Charlsie Jane was born May 10, 2018 over 3 months early at just 1lb 11oz. I had been admitted to the hospital for 3 weeks due to Preeclampsia and HELLP syndrome. We knew she was going to come early and have a lengthy stay in the NICU. Most preemies typically go home within 2 weeks of their due date. We had no idea all the complications we would face at that time.
At 3 weeks of age Charlsie contracted something called necrotizing enterocolitis, or NEC. It’s the number 1 killer of preterm babies, and it has an unknown origin. The first plan of action was to treat with antibiotics for 10 days. After what was a successful treatment, we thought we were home free. Unfortunately, the infection caused scaring of her bowel causing a stricture. She had her first exploratory bowel surgery on July 1st. They removed a section of her bowel and again we thought everything was okay.
Sadly there was a small amount of infection left over that spilled out causing her to become septic, and kill the majority of her small bowel. The hopes of her surviving were minimal. They called in the Palliative care team and told us to take the weekend to come to terms with losing our baby. We spent every moment with her, had a photographer come and do family pictures, and continuously prayed for a miracle. I remember very clearly coming in and sobbing with one of her NICU nurses asking her, “How do you just give up on your baby?” Her response changed everything, she said “You Don’t, not until she tells you it’s time and she’s still fighting.” Someone finally agreed with us that we had to try everything to save our little girl.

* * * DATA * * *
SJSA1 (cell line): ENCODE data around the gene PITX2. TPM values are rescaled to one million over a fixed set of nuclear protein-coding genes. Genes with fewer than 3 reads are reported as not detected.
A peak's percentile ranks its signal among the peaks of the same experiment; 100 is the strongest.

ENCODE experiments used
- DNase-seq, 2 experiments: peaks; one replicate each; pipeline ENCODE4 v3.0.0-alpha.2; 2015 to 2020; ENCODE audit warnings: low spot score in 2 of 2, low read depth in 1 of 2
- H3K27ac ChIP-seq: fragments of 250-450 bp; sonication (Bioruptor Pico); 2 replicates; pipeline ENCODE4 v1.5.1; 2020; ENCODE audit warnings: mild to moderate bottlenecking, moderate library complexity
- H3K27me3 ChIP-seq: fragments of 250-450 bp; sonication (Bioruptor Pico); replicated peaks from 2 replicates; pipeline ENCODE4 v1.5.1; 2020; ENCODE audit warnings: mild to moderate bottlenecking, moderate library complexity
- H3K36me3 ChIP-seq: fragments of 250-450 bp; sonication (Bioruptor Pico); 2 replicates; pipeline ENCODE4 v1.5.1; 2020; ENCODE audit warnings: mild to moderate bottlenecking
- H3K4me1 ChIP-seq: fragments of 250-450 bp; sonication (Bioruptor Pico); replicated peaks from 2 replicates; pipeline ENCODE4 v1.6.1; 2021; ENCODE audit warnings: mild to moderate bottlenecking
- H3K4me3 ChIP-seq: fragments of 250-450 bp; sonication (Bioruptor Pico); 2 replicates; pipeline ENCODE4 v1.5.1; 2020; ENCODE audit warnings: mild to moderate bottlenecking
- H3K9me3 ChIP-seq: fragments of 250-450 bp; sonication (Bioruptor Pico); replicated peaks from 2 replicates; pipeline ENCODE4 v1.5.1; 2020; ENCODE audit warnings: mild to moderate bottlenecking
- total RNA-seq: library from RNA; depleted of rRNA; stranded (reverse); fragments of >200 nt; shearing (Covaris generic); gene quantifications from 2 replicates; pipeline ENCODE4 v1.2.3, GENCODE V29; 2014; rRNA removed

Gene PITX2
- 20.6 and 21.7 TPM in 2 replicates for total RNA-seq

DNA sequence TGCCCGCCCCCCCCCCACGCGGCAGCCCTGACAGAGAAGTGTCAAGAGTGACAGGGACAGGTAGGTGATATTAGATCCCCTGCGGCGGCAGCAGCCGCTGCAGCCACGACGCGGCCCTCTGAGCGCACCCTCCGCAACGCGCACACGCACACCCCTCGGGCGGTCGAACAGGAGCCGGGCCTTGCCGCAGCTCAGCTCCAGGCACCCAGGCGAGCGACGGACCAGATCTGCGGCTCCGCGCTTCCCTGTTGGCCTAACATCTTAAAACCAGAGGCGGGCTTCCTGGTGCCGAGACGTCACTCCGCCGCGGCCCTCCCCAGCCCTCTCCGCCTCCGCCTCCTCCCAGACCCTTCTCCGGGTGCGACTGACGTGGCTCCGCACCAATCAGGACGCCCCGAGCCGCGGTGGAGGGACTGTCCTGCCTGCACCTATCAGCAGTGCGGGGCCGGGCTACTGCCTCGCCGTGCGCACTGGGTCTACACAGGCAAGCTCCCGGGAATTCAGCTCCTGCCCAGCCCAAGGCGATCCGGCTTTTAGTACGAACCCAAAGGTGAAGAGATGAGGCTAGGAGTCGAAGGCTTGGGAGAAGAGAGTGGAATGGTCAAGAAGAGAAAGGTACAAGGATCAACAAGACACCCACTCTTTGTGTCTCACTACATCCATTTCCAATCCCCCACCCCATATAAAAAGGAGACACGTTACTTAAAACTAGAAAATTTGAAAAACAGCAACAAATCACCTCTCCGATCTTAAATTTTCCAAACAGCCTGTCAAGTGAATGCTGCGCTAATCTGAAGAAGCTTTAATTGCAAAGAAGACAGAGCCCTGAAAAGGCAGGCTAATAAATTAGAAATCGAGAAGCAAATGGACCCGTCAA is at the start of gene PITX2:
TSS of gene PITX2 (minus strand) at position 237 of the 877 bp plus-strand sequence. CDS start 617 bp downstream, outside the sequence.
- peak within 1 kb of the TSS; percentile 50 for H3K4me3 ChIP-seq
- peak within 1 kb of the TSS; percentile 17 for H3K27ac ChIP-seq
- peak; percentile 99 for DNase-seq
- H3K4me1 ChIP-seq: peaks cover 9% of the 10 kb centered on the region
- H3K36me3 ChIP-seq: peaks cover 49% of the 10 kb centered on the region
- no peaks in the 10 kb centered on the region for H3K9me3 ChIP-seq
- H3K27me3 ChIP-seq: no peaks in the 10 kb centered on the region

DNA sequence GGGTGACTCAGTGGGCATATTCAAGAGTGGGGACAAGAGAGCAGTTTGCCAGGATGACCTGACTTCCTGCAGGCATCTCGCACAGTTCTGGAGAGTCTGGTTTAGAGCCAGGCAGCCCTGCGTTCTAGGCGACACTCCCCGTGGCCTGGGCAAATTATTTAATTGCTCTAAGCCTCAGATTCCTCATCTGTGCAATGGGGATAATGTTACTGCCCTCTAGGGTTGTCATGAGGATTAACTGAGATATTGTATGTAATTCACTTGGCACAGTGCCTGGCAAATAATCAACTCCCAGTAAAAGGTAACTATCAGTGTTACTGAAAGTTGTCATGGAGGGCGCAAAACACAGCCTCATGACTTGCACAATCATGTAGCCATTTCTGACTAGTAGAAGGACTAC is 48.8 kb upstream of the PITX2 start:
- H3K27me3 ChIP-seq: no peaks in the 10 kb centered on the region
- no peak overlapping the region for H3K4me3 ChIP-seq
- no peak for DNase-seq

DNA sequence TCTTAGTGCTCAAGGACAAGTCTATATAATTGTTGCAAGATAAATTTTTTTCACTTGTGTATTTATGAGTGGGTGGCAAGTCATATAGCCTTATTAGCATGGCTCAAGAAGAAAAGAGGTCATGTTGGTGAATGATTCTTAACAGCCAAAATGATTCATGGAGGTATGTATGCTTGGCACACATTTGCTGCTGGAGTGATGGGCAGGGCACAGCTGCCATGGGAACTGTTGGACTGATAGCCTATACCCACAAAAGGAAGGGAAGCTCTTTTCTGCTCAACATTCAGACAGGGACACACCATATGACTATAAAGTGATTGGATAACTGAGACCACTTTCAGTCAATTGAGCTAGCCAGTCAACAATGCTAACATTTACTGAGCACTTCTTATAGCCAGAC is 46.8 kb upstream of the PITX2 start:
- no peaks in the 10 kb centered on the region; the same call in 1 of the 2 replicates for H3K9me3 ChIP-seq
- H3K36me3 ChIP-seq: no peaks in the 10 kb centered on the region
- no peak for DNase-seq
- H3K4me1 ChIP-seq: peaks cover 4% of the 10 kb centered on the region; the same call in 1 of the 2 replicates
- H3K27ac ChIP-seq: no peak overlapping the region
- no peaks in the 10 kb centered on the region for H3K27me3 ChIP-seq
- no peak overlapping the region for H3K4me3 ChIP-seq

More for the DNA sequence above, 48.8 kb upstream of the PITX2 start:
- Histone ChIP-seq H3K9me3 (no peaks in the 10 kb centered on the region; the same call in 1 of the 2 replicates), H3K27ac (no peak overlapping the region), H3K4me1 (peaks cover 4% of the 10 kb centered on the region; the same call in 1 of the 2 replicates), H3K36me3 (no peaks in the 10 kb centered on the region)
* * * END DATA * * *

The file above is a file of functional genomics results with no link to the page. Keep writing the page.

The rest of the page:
After 2 more surgeries, countless blood products, sleepless nights, and millions of prayers, she started to improve just slightly. Then a little more each day. She was our Princess Warrior. After her 3rd surgery and another bowel stricture, we decided to have her transferred to a specialist at Cincinnati Children’s. Once in Cincinnati, she had an additional 4 surgeries. Charlsie was left with less than 10% of her small bowel, and 1/3 of her colon. She was diagnosed with Short Bowel Syndrome also known as “Short Gut.”
After 259 days in the hospital, we were finally able to bring our baby home! She came home on 24 hours of home IV nutrition using a PICC line, an open abdominal wound, and a Gtube for feeding purposes.
Every time she has a fever over 100.4 we have to be admitted to the hospital to ensure she doesn’t have a PICC line infection. Luckily I’m a nurse, but my husband had to learn how to do wound care, sterile dressing changes, sterile IV nutrition hookups, and Gtube feeds. It was scary being responsible for this tiny human with so many issues and attachments.
Now at 3.5 years old, Charlsie continues to defy all the odds. While she remains very delayed, and has an oral aversion, she’s the happiest toddler around. We have nurses who come for her PICC line care every week. PT, OT, speech and feeding therapy are part of our weekly routine as well. We just got word from her team in Cincinnati that they’re going to start to wean down her TPN (IV nutrition) with hopes of having her off and getting all her calories through her Gtube over the next 1-1.5 years. We all cried tears of joy! Just another “she’ll never” my amazing daughter is ignoring. Our Princess Warrior is determined to defy odds again and again. As her Doctor tells us every 3 months when we go to see her team, “I don’t know what to say. She is an absolute miracle.”